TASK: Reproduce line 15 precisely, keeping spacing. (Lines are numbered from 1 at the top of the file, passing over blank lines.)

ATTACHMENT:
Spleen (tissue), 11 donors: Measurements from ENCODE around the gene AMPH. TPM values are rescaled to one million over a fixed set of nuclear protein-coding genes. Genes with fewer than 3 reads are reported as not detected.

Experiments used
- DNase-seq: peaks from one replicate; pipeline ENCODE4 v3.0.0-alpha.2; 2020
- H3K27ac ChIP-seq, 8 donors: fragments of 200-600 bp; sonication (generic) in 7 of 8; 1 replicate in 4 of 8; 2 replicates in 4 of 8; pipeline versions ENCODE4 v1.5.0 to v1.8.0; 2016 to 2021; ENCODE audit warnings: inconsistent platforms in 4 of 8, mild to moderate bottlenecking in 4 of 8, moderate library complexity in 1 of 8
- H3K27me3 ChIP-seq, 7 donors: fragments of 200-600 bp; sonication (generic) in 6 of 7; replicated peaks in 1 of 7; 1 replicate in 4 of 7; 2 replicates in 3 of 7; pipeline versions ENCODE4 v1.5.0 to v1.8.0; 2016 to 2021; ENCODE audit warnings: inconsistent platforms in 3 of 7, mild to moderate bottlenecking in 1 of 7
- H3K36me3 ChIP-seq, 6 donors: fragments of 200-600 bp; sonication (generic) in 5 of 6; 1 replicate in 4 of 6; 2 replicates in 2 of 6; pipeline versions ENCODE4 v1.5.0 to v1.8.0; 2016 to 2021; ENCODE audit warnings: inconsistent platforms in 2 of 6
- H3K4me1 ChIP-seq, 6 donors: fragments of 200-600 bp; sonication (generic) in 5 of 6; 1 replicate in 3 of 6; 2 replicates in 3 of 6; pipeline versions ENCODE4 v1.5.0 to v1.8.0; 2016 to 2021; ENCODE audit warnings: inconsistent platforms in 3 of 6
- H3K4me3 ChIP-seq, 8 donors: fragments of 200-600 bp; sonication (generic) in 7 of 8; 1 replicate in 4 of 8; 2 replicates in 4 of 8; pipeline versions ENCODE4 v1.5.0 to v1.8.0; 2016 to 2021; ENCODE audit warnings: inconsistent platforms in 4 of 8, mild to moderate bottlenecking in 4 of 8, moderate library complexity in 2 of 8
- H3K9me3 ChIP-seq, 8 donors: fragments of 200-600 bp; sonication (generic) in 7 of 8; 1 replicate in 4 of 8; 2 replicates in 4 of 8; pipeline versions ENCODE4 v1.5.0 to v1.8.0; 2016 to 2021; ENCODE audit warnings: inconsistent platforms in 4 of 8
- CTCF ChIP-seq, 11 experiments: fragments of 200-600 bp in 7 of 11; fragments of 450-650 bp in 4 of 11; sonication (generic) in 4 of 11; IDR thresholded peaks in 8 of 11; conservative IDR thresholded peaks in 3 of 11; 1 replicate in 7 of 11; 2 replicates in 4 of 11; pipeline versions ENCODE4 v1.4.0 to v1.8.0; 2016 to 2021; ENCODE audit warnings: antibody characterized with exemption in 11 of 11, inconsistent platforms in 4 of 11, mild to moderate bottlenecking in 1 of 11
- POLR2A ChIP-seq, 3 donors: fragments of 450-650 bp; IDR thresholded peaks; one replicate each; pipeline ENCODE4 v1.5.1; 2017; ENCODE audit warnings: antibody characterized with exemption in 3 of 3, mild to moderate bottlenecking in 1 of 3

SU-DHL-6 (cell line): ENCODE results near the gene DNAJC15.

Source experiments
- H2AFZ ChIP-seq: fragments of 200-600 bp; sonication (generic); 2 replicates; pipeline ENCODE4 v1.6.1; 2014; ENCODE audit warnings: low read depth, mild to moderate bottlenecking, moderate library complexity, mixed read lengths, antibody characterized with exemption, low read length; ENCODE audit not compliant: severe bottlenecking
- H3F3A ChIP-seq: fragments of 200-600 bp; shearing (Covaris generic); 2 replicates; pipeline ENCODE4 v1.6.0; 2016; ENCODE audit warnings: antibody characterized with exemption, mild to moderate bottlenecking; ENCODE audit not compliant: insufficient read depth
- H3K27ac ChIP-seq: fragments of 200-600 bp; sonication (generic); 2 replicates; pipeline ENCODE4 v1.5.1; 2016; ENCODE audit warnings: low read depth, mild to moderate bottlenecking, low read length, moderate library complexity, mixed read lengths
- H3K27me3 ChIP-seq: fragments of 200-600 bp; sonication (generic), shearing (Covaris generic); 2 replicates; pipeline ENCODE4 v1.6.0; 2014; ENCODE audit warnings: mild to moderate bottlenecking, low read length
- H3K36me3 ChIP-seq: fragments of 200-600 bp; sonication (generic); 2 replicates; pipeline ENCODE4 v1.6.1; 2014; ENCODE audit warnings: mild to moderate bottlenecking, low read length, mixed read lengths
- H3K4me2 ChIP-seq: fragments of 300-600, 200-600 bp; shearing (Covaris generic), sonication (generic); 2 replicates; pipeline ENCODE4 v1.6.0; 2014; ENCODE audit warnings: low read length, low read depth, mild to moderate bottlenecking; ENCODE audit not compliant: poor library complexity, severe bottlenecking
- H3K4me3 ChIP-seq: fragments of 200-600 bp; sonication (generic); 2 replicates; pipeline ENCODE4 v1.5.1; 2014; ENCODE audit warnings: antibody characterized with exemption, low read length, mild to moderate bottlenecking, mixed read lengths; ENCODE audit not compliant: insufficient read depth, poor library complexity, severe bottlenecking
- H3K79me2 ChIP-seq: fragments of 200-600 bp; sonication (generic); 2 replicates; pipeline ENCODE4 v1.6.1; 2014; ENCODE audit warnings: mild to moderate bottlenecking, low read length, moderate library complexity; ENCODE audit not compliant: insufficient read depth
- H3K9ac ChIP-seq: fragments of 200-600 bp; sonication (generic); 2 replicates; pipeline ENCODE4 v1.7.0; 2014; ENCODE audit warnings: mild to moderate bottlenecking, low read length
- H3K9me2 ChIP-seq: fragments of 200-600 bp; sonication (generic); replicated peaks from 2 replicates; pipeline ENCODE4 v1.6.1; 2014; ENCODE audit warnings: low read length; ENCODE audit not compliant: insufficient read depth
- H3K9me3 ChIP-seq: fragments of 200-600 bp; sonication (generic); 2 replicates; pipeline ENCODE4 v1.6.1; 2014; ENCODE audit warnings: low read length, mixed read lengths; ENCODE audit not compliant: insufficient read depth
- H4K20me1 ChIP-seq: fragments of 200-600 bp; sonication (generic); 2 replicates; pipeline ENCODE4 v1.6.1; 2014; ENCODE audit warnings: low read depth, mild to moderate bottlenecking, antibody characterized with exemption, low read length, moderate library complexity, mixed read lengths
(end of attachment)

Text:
- H3F3A ChIP-seq: fragments of 200-600 bp; shearing (Covaris generic); 2 replicates; pipeline ENCODE4 v1.6.0; 2016; ENCODE audit warnings: antibody characterized with exemption, mild to moderate bottlenecking; ENCODE audit not compliant: insufficient read depth